almost blond hair, and trying to make money to go to college.
He's beginning to sense at this point
that he has a special gift.
He has an ability to communicate with people that is striking,
and it works.
MARTIN: At the end of the summer, he was the top Fuller Brush salesman
in all of North or South Carolina.
And what he learned, he said, was sincerity:
You have to believe in the product.
JEAN FORD: When we were growing up,
we had Bible reading and prayer
every night about 8:00.
And Mother would read the Scripture,
and Daddy would always pray.
That was a habit, just like brushing our teeth.
I mean, that's what we did.
We never thought about, "Did we enjoy it?"
We just did it.
BALMER: Billy Graham was born in 1918.
His parents had a dairy farm in North Carolina.
And his parents were conservative Presbyterians.
MARTIN: His family life was very much like
that of great many other people in Mecklenburg County,
MARTIN: They believed in God.
And most of them believed that God wanted them to win souls,
to evangelize other people,
to bring them to Christ.
BALMER: Young Billy Frank Graham, as he was known at the time,
was in some ways a normal teenager.
He was rebelling to some degree against the strict piety
of his parents, although not overtly so.
MARTIN: After he got a driver's license,
he had the advantage of being able to borrow his father's car
and spend luxurious nights with girls,
parking, going to movies.
He really liked the girls, and they liked him.
Even though he had a head full of Scriptures and prayers,
Billy wasn't completely convinced
that he was a true Christian yet.
BALMER: One night, he and his friends went to hear
a traveling revivalist coming through the area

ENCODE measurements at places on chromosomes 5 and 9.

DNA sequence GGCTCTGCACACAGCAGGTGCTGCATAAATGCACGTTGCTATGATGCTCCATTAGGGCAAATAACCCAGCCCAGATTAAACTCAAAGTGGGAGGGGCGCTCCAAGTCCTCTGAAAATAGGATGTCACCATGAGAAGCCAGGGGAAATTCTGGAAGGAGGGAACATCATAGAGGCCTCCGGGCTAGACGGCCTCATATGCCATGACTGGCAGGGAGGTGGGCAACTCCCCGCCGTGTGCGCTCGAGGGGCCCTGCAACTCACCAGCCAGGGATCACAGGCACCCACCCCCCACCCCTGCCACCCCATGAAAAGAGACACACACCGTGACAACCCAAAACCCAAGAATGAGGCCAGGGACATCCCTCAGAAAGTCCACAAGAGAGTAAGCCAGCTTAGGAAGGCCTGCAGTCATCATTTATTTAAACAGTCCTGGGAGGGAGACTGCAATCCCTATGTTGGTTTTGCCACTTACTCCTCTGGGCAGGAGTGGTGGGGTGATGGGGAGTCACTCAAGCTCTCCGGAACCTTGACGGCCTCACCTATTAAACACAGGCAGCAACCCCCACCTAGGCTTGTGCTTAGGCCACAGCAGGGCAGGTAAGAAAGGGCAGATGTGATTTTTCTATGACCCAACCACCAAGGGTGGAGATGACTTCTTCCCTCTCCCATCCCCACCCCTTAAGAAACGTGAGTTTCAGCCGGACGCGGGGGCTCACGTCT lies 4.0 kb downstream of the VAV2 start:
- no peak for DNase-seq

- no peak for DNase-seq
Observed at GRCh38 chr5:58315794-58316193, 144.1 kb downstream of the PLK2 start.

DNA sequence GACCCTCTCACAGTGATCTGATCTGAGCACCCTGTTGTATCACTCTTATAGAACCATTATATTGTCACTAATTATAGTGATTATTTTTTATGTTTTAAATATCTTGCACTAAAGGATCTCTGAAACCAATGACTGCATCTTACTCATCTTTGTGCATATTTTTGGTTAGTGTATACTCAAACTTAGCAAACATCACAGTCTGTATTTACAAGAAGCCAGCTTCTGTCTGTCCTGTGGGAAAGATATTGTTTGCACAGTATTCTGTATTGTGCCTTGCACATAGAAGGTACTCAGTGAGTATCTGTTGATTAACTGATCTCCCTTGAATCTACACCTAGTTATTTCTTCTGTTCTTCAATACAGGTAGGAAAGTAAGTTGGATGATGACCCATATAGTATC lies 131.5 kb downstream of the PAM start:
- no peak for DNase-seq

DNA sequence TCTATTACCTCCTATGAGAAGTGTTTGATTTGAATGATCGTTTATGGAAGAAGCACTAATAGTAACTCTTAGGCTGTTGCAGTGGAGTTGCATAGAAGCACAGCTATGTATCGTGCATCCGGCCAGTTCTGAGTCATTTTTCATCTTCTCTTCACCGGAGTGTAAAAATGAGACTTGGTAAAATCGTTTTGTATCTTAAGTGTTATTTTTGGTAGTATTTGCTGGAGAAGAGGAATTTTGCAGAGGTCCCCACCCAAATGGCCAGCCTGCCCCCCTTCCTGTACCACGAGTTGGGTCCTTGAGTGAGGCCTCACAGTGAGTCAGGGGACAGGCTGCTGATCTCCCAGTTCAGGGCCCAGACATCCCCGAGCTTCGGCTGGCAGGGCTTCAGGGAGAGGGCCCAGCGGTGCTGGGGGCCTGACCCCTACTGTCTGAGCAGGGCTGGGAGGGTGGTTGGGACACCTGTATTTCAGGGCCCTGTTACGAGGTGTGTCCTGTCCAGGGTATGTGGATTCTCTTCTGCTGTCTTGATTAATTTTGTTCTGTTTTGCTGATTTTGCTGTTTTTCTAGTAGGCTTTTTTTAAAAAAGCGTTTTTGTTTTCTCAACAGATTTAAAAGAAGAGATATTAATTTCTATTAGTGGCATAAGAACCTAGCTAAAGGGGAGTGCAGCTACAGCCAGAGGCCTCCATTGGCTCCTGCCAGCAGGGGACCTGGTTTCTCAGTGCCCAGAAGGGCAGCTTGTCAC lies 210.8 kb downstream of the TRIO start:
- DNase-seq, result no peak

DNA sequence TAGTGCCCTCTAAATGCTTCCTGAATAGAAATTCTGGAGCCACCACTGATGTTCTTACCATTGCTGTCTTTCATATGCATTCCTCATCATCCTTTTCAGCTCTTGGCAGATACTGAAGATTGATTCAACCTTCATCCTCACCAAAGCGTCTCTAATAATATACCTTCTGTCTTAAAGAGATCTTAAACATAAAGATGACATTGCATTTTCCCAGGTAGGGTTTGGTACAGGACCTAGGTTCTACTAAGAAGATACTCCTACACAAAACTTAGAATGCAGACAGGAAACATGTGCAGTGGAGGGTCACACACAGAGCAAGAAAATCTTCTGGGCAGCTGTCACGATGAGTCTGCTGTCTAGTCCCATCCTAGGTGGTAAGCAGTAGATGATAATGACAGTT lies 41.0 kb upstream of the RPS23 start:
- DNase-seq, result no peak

named Mordecai Ham.
HAM: If you're not acceptable in Heaven,
do you want to know it, before it's too late?
How many of you do-- I do, lift your hand right now.
BALMER: At some point during that gathering, something Ham said
connected with young Billy Frank Graham.
And he decided at that moment
to embrace the religion of his parents.
MARTIN: Billy wanted to go to college
at the University of North Carolina.
But his mother had come to believe that the road to Hell
went right through the campus of state schools.
So she wanted him to go, as did his father,
to a serious Christian college.
FRANCES FITZGERALD: He was sent off to Bob Jones College,
which was one of the strictest fundamentalist colleges.
JONATHAN LEE WALTON: Prior to the late 19th century, Baptists, Methodists,
and Presbyterians believed in
the authority of Scripture,
they believed that Jesus died for their sins,
and they believed that they needed to convert the masses.
You had cultural transformation and intellectual developments
that began to disrupt
BALBIER: American Protestant
fundamentalism is a religious movement.
It's a religious response to everything
we associate with modernity.
the rise of sciences.
WALTON: All of a sudden, Protestants were broken up
into multiple camps.
And fundamentalists were just those who dug their heels.
They drew a line in the sand.
"The Bible says it, I believe it, that settles it."
PREACHER: We maintain
the glorious idea that the Gospel does not change.
It isn't reinterpreted from one generation
to another generation.
MARTIN: In fundamentalist circles,